Indiana Hands-Free Cell Phone Law Penalizes Violators

Posted in: Serious Personal Injury | Feb 18,2020

Indiana recently passed a law that would stiffly penalize motorists who use handheld cell phones while driving. Indiana now is one of only 22 states that have laws banning the use of handheld cell phone while driving.

The law would impose a strict fine of $500 on motorists who use handheld cell phones while driving. The law does not apply to the use of hands- free sets at the wheel. The bill was a fairly popular one and passed the legislature 86 to 10. It aims to hold motorists responsible and accountable for actions that can endanger their safety as well as the safety of others on the road with them. The law applies to persons holding a cell phone while driving.  The only exception to the law is when a person needs to use a handheld device to call 911 to report an emergency.

There already is a law that bans motorists in Indiana from texting while driving.  This new law, however, would expand the ban to all motorists using a hand held cell phone while driving.  In 2016, a federal court held that it’s impossible for police officers to determine if a person is using a handheld cellphone to text or to check an app, read an email, or any other activity not banned under the law. This new law takes most of the doubt over the efficacy of such legislation away by effectively banning the use of a handheld cell phone for any activity while driving a car.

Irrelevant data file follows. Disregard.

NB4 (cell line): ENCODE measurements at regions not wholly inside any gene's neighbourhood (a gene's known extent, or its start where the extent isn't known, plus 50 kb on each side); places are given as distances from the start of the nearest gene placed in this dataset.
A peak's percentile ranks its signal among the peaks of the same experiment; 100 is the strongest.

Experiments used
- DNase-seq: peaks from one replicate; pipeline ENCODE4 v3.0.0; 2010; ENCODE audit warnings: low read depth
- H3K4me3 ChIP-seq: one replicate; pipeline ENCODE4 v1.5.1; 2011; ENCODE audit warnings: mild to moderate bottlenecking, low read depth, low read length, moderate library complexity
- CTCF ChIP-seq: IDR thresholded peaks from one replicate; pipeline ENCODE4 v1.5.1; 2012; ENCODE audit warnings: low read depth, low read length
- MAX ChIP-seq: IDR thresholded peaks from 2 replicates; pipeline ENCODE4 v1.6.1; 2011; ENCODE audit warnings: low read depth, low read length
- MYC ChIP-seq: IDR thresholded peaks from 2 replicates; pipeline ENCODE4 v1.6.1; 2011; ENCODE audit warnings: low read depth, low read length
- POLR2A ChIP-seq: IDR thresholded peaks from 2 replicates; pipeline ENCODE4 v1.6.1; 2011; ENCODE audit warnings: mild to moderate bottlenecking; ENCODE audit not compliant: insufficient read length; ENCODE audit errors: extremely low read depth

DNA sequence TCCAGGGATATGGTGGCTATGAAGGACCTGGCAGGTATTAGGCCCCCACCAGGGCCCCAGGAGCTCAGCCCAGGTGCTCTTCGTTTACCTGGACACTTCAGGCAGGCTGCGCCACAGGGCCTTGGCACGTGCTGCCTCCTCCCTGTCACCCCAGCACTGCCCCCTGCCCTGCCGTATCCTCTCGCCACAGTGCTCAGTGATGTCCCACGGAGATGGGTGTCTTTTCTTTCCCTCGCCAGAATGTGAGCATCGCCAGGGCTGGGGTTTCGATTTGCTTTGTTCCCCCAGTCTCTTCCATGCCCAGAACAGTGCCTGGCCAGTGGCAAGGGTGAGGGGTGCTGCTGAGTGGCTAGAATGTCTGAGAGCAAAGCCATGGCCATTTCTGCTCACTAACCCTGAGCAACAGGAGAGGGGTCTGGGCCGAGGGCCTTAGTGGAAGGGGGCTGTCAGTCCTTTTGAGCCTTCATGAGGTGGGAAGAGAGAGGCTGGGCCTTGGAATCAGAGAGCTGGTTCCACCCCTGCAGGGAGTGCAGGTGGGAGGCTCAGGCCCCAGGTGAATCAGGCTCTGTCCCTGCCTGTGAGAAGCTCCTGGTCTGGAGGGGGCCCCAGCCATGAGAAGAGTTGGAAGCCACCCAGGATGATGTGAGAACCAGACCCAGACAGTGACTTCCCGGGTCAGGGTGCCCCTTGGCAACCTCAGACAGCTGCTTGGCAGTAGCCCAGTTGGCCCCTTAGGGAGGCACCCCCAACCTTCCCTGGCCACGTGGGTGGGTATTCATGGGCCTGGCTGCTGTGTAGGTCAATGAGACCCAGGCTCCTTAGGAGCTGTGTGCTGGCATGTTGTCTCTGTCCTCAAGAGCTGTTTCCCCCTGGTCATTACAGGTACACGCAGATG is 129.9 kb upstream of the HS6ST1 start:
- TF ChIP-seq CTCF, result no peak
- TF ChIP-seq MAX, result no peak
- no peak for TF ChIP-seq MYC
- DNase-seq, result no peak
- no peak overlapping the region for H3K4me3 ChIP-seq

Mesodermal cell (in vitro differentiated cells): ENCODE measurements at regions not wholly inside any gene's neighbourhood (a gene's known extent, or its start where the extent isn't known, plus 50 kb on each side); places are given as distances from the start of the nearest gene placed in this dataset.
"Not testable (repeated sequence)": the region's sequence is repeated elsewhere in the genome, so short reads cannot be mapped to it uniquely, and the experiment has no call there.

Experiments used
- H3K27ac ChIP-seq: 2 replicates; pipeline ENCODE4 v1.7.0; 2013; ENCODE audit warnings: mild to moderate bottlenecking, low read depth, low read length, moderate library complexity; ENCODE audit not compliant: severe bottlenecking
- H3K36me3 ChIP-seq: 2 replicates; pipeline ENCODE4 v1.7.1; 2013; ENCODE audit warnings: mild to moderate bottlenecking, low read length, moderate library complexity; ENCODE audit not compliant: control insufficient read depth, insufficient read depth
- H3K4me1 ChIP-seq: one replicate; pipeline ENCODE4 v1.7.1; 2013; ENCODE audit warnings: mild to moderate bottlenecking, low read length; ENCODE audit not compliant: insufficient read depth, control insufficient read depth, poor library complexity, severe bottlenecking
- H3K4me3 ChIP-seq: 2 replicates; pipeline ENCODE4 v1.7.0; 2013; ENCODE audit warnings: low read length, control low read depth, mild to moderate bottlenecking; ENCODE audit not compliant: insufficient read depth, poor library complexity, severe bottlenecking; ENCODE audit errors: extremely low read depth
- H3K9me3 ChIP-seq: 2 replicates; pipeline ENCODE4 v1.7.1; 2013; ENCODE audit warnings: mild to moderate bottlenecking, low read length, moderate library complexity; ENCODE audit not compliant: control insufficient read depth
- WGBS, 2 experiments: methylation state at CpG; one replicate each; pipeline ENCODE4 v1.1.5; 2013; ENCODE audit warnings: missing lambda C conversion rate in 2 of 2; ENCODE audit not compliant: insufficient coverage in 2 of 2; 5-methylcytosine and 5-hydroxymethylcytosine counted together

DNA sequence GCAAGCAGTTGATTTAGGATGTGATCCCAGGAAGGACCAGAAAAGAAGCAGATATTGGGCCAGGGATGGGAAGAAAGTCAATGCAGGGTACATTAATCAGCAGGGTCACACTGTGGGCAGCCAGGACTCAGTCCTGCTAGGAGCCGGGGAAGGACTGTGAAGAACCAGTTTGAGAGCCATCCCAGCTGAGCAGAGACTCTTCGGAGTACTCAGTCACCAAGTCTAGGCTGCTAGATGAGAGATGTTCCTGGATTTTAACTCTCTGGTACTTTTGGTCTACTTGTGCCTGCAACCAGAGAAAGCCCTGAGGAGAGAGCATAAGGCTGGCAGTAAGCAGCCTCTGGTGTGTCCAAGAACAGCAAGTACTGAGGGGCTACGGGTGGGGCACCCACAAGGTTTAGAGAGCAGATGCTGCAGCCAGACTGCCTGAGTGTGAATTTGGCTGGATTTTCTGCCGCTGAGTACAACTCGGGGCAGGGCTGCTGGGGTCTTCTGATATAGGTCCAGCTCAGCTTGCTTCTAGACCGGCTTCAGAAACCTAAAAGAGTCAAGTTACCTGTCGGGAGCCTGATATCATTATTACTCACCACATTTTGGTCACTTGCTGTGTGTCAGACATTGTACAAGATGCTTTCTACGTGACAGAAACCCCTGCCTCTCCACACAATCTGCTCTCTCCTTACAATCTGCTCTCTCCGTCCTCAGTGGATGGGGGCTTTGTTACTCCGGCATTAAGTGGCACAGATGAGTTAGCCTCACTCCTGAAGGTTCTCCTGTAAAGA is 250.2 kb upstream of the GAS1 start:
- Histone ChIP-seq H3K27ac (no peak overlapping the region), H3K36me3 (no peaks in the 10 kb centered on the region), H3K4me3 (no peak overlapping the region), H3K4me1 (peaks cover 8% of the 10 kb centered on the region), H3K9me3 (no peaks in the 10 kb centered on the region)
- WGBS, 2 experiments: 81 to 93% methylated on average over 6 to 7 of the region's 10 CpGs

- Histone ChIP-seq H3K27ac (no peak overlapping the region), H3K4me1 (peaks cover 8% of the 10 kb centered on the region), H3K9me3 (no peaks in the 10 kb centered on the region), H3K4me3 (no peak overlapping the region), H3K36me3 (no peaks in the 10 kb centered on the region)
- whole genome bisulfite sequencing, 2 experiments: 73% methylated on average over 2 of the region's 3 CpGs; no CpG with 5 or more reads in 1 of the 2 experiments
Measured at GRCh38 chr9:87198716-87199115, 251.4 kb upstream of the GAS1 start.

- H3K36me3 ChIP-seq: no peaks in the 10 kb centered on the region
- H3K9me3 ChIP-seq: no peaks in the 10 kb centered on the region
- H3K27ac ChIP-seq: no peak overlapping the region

Obviously, traffic safety advocates have been pleased at the passing of the law that would go a long way in holding Hoosiers accountable for actions that put others’ lives and safety at risk.  There is enough evidence to show that holding a cell phone  and using it to type or read a text message or type an email, check social media,  or have a conversation is extremely dangerous. There are two types of hazards that are raised with such use of a hand-held cell phone.  First, the eyes are taken away from the road. When a motorist takes his eyes away from the road for even a few seconds, there can be serious consequences. Besides, when a motorist is using only one hand to steer the car, there is a risk that he may be unable to make the kind of emergency maneuvers that are needed to avoid an accident.